Seniors should take a boat ride to comfortably enjoy the incredible marine life of the park. If you’re lucky, you may even be graced with the sight of humpbacks and orcas.
Best Time to Visit: In the summer months of June, July, and August, as you will get the best weather.
6. Saguaro National Park, Arizona
Saguaro National Park is an underrated place that doesn’t get as much attention as some of the other famed national parks in America. Lying just outside of Tucson, Arizona, this is an easy-to-visit park that offers terrific views of the scenic Southwest. More importantly, it has a lot of flat trails surrounded by exquisite desert scenery and mountains, allowing you to relish the views without overexerting yourself.
Another good thing about Saguaro is that it offers a driving route through the park. You can also take short walks among the towering cacti. This is a great place to look for wildlife, such as roadrunners, horned lizards, Gila monsters, kangaroo rats, desert tortoises, and collared peccaries from easily accessible trails.
Half a day is all you need to enjoy the highlights of the Saguaro National Park.
Best Time to Visit: The winter (December – February) season because there are fewer crowds and the weather is mild and pleasant.
7. Yellowstone National Park, Wyoming
Yellowstone is one of the first and most popular national parks of all. The park is famous for its spectacular scenery, fascinating wildlife, geysers, and hot springs. Experts say that older adults should consider visiting Yellowstone, as it is wheelchair accessible and doesn’t require much effort to see the best sights. The main attractions here have flat steady boardwalks that many seniors will find helpful. Attractions like Old Faithful and Grand Prismatic Springs don't require much trekking too.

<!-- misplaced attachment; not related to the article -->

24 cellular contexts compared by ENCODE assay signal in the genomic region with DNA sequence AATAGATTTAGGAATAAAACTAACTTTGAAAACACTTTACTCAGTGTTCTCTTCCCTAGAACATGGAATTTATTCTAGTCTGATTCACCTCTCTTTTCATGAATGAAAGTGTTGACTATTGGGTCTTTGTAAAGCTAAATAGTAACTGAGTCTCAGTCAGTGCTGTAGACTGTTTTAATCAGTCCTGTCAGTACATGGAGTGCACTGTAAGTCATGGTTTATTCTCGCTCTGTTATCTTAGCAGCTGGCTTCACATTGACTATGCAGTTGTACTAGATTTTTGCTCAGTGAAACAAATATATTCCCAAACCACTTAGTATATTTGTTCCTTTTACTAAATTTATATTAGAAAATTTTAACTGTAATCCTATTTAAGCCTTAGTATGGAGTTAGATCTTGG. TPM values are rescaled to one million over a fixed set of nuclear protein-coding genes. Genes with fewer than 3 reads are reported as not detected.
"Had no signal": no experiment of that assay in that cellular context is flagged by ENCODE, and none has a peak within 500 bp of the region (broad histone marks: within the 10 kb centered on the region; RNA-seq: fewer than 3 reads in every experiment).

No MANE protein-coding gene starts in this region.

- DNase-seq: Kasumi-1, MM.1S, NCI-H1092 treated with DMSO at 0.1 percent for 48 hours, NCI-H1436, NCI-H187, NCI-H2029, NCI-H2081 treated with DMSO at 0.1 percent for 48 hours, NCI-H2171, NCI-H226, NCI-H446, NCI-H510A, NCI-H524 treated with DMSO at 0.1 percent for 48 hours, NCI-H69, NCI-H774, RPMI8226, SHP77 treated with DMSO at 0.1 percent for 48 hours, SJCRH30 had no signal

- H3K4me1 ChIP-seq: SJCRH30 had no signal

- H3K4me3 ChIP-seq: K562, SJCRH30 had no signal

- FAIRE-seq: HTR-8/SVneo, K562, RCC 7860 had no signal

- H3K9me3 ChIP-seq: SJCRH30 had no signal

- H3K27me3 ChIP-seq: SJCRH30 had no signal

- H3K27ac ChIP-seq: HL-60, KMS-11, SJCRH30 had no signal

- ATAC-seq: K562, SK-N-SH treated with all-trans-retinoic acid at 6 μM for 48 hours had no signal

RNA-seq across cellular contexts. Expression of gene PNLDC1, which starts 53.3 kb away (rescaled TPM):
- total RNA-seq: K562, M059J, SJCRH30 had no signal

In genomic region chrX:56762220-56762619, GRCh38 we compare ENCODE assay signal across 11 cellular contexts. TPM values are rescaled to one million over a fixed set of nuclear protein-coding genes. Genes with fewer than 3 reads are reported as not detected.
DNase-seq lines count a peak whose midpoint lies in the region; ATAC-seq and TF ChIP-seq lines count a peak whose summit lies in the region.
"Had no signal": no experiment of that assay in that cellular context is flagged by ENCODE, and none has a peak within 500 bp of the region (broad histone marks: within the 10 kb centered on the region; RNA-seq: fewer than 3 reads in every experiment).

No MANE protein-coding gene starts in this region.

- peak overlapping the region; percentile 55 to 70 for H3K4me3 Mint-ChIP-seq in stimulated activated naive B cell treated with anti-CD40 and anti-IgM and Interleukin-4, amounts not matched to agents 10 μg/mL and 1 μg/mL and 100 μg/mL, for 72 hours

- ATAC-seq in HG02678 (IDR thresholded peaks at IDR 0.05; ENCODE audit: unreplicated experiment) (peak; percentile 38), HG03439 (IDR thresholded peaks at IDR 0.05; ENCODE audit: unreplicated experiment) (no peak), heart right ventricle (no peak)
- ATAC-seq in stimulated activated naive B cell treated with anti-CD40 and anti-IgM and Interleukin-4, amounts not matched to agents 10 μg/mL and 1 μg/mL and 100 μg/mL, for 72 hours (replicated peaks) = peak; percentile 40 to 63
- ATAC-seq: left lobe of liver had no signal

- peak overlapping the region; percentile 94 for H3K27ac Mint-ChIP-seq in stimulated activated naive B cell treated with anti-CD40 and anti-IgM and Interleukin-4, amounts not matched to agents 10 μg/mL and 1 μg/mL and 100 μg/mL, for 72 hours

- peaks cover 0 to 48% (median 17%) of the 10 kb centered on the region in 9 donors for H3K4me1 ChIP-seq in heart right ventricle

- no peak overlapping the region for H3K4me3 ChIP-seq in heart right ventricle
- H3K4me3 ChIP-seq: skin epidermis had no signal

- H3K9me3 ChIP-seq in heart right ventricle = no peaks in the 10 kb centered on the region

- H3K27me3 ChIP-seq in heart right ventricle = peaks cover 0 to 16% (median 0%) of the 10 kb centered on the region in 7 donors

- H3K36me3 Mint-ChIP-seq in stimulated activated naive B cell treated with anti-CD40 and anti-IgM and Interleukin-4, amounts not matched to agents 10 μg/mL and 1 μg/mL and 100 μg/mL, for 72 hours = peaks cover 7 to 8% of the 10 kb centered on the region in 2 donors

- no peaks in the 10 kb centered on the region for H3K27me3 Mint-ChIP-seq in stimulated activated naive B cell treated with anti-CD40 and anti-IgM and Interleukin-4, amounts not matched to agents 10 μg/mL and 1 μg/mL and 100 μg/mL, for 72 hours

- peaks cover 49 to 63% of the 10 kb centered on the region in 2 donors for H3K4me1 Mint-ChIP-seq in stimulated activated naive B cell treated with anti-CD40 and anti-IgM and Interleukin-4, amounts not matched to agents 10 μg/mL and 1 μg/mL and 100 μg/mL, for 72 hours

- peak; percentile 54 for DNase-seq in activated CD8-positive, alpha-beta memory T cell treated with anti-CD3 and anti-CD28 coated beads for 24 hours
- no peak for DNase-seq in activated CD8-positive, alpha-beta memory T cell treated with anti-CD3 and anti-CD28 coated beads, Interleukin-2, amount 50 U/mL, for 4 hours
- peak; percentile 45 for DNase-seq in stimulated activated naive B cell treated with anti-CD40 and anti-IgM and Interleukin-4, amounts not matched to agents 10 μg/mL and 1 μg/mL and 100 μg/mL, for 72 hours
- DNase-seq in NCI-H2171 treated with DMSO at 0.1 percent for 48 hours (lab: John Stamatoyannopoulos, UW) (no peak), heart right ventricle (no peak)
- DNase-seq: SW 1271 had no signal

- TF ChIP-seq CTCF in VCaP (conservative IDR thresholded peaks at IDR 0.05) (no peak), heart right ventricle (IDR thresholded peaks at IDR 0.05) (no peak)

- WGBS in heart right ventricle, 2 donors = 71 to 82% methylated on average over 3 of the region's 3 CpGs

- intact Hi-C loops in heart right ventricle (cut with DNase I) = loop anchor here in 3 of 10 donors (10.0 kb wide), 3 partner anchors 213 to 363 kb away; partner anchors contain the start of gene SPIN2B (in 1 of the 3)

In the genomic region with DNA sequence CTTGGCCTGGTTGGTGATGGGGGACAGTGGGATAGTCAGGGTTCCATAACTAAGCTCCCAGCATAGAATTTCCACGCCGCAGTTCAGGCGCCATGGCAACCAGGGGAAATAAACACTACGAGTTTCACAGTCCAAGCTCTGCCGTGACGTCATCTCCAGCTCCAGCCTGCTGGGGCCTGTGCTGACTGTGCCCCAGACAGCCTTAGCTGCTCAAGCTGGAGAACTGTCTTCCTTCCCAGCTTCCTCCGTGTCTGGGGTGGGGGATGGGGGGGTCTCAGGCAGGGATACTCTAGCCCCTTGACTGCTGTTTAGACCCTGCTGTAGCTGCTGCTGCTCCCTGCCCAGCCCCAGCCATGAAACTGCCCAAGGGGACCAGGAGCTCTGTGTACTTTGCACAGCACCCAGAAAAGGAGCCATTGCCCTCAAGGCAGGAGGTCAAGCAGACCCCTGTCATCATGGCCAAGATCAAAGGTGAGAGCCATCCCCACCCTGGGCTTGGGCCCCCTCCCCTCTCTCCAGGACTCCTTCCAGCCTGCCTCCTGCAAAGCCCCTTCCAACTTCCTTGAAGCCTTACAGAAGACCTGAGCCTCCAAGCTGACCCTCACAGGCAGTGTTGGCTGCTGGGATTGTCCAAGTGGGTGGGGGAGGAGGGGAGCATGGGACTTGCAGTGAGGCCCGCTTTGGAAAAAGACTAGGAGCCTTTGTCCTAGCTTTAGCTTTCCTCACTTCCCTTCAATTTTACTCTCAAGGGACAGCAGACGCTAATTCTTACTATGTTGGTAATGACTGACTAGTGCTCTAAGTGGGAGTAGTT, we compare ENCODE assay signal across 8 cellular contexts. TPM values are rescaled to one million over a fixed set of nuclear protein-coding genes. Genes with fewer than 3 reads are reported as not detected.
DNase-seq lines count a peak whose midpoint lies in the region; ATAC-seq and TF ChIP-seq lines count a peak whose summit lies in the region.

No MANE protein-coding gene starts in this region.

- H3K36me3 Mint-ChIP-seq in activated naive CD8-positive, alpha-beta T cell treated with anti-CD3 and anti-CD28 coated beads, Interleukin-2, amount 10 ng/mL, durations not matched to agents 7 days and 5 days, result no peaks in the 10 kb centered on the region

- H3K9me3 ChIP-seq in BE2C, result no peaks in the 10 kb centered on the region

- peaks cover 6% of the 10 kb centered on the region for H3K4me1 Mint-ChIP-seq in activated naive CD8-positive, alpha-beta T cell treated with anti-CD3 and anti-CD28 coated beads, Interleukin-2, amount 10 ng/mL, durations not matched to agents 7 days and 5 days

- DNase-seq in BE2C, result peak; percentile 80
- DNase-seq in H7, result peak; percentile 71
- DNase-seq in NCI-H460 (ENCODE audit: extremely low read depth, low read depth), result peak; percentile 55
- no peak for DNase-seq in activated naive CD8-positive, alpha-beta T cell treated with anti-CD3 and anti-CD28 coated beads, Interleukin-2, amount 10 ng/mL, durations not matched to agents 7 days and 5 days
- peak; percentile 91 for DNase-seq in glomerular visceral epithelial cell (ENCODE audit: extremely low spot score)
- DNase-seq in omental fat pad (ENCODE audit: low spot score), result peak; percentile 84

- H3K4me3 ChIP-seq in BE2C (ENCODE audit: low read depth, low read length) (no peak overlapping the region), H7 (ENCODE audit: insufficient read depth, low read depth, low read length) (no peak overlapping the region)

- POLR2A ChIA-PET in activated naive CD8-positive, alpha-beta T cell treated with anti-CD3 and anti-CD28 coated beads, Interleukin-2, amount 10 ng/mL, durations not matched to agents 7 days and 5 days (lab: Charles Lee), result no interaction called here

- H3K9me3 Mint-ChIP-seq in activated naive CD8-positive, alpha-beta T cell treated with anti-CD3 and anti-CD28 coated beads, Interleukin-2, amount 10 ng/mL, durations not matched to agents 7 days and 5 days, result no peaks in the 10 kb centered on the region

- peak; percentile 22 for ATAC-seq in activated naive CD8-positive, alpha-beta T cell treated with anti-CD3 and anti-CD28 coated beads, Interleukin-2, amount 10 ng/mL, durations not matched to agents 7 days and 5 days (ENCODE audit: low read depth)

Also not to be missed is Yellowstone’s majestic wildlife. The park is home to more than 200 species of animals, including elk, mule deer, bison, moose, bighorn sheep, pronghorn, grizzly bears, and bald eagles.
Best Time to Visit: In April, September, and October. The place is not overcrowded during these “off-season” months, and you get more chances to catch a glimpse of the local wildlife. Plus, the weather is good enough to stroll around.
National Parks Senior Pass
One great perk of being a senior is that they get discounts and special rates for a variety of things, including concessions for visiting national parks. The National Parks Senior Pass is available to both citizens and permanent residents over 62. A Senior Pass will allow older adults the opportunity to visit sites of spectacular natural beauty and history for only $20 a year. They can also get a lifetime pass for $80.
Each pass covers entrance fees at national parks and national wildlife refuges, along with standard day-use fees at national forests and grasslands. There’s more. The pass allows a senior to bring in up to three other adults for free (plus as many kids under 16 as you can fit) into one non-commercial car.
What’s more, the Senior Pass provides the elderly with a discount on camping fees, boat launch fees, and guided tours at many sites.